I doubt if the Tale of a Tub was his: it has so much more thinking, more knowledge, more power, more colour, than any of the works which are indisputably his. If it was his, I shall only say, he was impar sibi.'
We gave him as good a dinner as we could. Our Scotch muir-fowl, or growse, were then abundant, and quite in season; and, so far as wisdom and wit can be aided by administering agreeable sensations to the palate, my wife took care that our great guest should not be deficient.
Sir Adolphus Oughton, then our Deputy Commander in Chief, who was not only an excellent officer, but one of the most universal scholars I ever knew, had learned the Erse language, and expressed his belief in the authenticity of Ossian's poetry. Dr Johnson took the opposite side of that perplexed question; and I was afraid the dispute would have run high between them. But Sir Adolphus, who had a very sweet temper, changed the discourse, grew playful, laughed at Lord Monboddo's notion of men having tails, and called him a Judge, a posteriori, which amused Dr Johnson; and thus hostilities were prevented.
At supper we had Dr Cullen, his son the advocate, Dr Adam Fergusson, and Mr Crosbie, advocate. Witchcraft was introduced. Mr Crosbie said, he thought it the greatest blasphemy to suppose evil spirits counteracting the Deity, and raising storms, for instance, to destroy his creatures. JOHNSON. 'Why, sir, if moral evil be consistent with the government of the Deity, why may not physical evil be also consistent with it? It is not more strange that there should be evil spirits, than evil embodied spirits. And as to storms, we know there are such things; and it is no worse that evil spirits raise them, than that they rise.' CROSBIE. 'But it is not credible, that witches should have effected what they are said in stories to have done.' JOHNSON. 'Sir, I am not defending their credibility. I am only saying, that your arguments are not good, and will not overturn the belief of witchcraft.' (Dr Fergusson said to me, aside, 'He is right.') 'And then, sir, you have all mankind, rude and civilized, agreeing in the belief of the agency of preternatural powers. You must take evidence: you must consider, that wise and great men have condemned witches to die.' CROSBIE. 'But an Act of Parliament put an end to witchcraft.' JOHNSON. 'No, sir; witchcraft had ceased; and therefore an Act of Parliament was passed to prevent persecution for what was not witchcraft. Why it ceased, we cannot tell, as we cannot tell the reason of many other things.' Dr Cullen, to keep up the gratification of mysterious disquisition, with the grave address for which he is remarkable in his companionable as in his professional hours, talked, in a very entertaining manner, of people walking and conversing in their sleep. I am very sorry I have no note of this. We talked of the Ouran-Outang, and of Lord Monboddo's thinking that he might be taught to speak. Dr Johnson treated this with ridicule. Mr Crosbie said, that Lord Monboddo believed the existence of every thing possible; in short, that all which is in posse might be found in esse. JOHNSON. 'But, sir, it is as possible that the Ouran-Outang does not speak, as that he speaks. However, I shall not contest the point. I should have thought it not possible to find a Monboddo; yet HE exists.' I again mentioned the stage. JOHNSON. 'The appearance of a player, with whom I have drunk tea, counteracts the imagination that he is the character he represents. Nay, you know, nobody imagines that he is the character he represents. They say, "See Garrick! how he looks to-night! See how he'll clutch the dagger!" That is the buz of the theatre.'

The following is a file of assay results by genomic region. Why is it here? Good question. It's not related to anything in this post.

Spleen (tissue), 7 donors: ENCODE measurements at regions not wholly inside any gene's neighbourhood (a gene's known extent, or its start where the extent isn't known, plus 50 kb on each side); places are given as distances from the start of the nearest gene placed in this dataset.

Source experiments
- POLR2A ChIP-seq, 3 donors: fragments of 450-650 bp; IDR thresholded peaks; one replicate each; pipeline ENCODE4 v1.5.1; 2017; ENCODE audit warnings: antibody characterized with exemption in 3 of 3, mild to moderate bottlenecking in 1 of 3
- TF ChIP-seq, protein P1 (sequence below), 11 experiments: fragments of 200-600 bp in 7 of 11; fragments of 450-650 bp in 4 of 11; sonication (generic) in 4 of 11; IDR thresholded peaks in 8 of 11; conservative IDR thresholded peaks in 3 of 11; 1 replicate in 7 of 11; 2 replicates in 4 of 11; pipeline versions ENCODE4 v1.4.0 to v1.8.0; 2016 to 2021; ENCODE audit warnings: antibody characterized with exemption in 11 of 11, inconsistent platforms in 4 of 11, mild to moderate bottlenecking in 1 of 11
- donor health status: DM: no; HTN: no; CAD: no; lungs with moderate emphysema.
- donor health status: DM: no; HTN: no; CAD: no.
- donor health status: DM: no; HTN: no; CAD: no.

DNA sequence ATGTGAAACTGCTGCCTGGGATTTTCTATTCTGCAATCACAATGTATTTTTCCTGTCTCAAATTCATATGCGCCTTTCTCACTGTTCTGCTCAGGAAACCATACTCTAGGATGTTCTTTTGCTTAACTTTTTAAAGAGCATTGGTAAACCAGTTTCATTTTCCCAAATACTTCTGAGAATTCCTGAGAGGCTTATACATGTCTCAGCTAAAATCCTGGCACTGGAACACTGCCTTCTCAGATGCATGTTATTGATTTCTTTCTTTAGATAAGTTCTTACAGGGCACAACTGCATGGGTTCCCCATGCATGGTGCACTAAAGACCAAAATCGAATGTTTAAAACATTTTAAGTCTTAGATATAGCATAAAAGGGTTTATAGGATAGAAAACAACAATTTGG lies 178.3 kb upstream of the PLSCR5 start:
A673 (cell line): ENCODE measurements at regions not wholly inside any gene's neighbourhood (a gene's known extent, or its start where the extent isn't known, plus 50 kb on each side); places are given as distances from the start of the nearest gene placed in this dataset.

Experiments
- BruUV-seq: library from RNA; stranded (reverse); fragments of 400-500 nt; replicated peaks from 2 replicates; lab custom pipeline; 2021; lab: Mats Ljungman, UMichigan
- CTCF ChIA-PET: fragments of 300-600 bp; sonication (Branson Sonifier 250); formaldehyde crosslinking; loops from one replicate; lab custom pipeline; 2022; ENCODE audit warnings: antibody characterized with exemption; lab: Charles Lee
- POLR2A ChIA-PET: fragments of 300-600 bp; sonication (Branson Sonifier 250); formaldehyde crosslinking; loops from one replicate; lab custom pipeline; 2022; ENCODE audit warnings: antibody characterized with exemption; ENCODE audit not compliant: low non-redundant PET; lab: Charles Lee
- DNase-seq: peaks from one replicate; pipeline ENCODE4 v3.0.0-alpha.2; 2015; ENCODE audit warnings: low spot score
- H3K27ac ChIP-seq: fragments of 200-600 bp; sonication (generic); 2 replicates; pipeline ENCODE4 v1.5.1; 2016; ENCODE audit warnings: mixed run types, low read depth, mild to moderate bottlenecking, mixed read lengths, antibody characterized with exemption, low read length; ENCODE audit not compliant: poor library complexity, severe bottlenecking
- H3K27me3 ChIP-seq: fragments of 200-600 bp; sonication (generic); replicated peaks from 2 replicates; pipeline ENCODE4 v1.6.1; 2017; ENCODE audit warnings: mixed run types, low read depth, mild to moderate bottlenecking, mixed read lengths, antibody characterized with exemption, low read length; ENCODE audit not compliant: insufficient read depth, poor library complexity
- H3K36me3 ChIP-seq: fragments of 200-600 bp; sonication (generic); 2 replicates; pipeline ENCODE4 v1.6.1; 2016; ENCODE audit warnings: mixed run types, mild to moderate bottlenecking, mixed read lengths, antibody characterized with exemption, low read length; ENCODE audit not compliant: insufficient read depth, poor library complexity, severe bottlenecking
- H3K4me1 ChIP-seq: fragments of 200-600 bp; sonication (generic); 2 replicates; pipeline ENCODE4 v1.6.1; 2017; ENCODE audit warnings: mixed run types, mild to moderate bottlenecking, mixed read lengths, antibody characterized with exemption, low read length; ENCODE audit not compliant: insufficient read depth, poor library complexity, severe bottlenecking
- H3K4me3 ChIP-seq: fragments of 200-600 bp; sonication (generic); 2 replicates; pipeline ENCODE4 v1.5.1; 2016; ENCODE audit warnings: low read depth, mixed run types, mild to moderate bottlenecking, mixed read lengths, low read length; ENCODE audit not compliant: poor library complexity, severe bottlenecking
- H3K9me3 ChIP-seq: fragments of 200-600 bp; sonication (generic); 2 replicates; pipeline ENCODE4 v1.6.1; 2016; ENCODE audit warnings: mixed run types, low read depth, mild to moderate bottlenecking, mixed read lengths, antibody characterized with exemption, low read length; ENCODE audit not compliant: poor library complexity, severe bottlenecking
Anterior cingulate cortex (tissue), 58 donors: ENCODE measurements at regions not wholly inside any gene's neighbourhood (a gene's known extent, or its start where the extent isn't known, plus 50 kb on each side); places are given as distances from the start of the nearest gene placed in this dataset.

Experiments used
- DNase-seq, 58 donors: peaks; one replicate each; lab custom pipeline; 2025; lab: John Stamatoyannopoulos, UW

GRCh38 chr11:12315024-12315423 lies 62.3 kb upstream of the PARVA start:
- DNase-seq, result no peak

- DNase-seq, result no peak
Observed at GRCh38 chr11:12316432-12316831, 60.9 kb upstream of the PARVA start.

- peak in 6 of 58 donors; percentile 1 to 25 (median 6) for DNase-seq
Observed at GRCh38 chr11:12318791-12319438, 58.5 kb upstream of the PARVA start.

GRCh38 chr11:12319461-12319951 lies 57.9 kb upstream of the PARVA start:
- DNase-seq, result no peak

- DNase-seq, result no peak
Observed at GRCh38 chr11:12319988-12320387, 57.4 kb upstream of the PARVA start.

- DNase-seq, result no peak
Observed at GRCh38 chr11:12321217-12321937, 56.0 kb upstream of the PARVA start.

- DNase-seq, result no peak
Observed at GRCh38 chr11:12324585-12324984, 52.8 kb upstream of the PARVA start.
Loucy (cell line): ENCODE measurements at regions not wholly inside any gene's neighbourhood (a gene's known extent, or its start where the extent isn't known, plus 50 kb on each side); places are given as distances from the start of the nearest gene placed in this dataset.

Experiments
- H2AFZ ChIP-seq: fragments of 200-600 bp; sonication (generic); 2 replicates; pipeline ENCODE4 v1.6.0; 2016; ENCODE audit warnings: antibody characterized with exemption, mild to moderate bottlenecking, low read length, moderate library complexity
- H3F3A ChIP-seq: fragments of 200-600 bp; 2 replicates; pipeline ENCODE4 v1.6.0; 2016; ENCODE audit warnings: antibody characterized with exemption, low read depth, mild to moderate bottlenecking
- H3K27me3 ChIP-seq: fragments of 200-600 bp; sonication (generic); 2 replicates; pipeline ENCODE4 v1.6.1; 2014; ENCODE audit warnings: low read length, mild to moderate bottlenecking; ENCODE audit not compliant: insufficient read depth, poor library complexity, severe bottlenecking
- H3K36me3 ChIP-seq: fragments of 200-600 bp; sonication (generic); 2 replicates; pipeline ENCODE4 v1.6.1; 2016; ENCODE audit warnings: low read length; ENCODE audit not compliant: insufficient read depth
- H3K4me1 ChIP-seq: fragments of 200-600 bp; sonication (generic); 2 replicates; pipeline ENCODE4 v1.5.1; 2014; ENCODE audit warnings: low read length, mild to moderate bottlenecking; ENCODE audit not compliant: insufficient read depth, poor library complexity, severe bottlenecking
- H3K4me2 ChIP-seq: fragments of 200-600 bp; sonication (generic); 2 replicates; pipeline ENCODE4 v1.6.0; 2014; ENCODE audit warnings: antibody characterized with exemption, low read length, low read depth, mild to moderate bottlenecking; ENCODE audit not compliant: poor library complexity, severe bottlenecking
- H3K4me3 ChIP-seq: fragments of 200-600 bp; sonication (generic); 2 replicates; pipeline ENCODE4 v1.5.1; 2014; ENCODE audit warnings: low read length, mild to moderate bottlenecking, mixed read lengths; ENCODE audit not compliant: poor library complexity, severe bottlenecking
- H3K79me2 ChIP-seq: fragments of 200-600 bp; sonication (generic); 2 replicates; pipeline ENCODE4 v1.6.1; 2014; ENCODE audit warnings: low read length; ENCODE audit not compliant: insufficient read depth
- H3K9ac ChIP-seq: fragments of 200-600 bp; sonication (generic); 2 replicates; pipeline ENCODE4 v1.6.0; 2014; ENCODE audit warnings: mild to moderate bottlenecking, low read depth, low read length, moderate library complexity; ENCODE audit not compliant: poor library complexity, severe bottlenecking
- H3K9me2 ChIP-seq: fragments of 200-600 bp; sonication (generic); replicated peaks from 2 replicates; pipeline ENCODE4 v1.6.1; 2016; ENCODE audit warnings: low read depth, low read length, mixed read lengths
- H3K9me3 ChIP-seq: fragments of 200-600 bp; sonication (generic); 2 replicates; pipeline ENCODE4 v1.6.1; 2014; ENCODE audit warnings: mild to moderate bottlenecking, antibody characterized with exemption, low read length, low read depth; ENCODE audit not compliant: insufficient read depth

Tuesday, 17th August
Sir William Forbes came to breakfast, and brought with him Dr Blacklock, whom he introduced to Dr Johnson, who received him with a most humane complacency. 'Dear Blacklock, I am glad to see you!' Blacklock seemed to be much surprised, when Dr Johnson said, 'it was easier to him to write poetry than to compose his Dictionary. His mind was less on the stretch in doing the one than the other. Besides; composing a dictionary requires books and a desk: you can make a poem walking in the fields, or lying in bed.' Dr Blacklock spoke of scepticism in morals and religion, with apparant uneasiness, as if he wished for more certainty. Dr Johnson, who had thought it all over, and whose vigorous understanding was fortified by much experience, thus encouraged the blind bard to apply to higher speculations what we willingly submit to in common life: in short, he gave him more familiarly the able and fair reasoning of Butler's Analogy: 'Why, sir, the greatest concern we have in this world, the choice of our profession, must be determined without demonstrative reasoning. Human life is not yet so well known, as that we can have it. And take the case of a man who is ill. I call two physicians: they differ in opinion. I am not to lie down, and die between them: I must do something.' The conversation then turned on atheism; on that horrible book, Systeme de la Nature; and on the supposition of an eternal necessity, without design, without a governing mind.